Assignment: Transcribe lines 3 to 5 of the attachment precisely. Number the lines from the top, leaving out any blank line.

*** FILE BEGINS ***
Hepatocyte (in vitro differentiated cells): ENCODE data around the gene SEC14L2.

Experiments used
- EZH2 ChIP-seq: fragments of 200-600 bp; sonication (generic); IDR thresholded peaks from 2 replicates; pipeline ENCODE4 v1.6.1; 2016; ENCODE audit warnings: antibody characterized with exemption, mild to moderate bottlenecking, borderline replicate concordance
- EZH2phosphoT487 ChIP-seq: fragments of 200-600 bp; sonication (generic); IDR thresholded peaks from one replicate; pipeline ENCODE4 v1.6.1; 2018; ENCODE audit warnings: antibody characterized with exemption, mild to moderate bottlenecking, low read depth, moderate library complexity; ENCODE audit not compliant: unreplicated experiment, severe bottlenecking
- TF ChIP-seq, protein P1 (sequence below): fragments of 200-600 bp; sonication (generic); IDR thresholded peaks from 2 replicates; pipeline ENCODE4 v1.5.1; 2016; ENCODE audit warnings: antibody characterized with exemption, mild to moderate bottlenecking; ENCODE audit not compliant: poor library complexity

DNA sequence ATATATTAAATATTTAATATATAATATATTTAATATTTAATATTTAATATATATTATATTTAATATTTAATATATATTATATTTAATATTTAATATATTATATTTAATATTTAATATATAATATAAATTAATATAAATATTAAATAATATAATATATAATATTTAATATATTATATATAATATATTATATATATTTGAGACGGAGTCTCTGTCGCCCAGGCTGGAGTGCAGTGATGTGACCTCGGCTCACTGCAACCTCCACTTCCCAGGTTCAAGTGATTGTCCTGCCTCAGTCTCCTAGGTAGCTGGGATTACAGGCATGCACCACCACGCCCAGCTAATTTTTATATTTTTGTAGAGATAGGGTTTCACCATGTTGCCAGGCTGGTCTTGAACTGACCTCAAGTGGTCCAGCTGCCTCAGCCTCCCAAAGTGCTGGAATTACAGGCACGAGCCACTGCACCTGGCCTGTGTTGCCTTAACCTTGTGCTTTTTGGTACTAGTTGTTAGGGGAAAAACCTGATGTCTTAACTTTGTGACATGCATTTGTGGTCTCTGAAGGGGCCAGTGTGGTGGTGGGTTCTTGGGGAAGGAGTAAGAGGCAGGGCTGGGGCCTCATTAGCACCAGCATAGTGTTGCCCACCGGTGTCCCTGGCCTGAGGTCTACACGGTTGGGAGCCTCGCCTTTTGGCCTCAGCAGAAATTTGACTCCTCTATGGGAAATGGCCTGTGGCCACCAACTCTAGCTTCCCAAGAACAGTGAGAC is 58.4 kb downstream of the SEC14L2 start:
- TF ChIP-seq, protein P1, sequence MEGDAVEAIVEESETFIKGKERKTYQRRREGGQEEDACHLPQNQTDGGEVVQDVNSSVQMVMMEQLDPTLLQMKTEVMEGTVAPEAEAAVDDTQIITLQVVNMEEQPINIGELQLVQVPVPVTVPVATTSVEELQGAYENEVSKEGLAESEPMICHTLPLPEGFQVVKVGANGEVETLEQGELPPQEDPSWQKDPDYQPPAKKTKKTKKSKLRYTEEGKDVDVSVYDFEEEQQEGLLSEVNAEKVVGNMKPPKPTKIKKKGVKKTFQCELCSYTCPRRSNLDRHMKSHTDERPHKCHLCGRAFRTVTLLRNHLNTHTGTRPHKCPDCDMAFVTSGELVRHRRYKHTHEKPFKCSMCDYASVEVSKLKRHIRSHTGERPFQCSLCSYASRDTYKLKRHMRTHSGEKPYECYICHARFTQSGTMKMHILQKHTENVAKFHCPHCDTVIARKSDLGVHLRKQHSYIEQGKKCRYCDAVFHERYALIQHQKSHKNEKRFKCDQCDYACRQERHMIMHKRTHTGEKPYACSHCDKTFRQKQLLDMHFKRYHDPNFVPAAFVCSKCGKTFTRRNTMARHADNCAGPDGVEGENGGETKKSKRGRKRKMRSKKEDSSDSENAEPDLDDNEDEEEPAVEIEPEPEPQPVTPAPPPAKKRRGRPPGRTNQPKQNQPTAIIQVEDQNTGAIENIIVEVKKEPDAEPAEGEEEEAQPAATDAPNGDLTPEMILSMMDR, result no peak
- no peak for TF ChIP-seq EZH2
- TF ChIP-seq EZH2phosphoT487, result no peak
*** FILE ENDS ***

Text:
- EZH2 ChIP-seq: fragments of 200-600 bp; sonication (generic); IDR thresholded peaks from 2 replicates; pipeline ENCODE4 v1.6.1; 2016; ENCODE audit warnings: antibody characterized with exemption, mild to moderate bottlenecking, borderline replicate concordance
- EZH2phosphoT487 ChIP-seq: fragments of 200-600 bp; sonication (generic); IDR thresholded peaks from one replicate; pipeline ENCODE4 v1.6.1; 2018; ENCODE audit warnings: antibody characterized with exemption, mild to moderate bottlenecking, low read depth, moderate library complexity; ENCODE audit not compliant: unreplicated experiment, severe bottlenecking
- TF ChIP-seq, protein P1 (sequence below): fragments of 200-600 bp; sonication (generic); IDR thresholded peaks from 2 replicates; pipeline ENCODE4 v1.5.1; 2016; ENCODE audit warnings: antibody characterized with exemption, mild to moderate bottlenecking; ENCODE audit not compliant: poor library complexity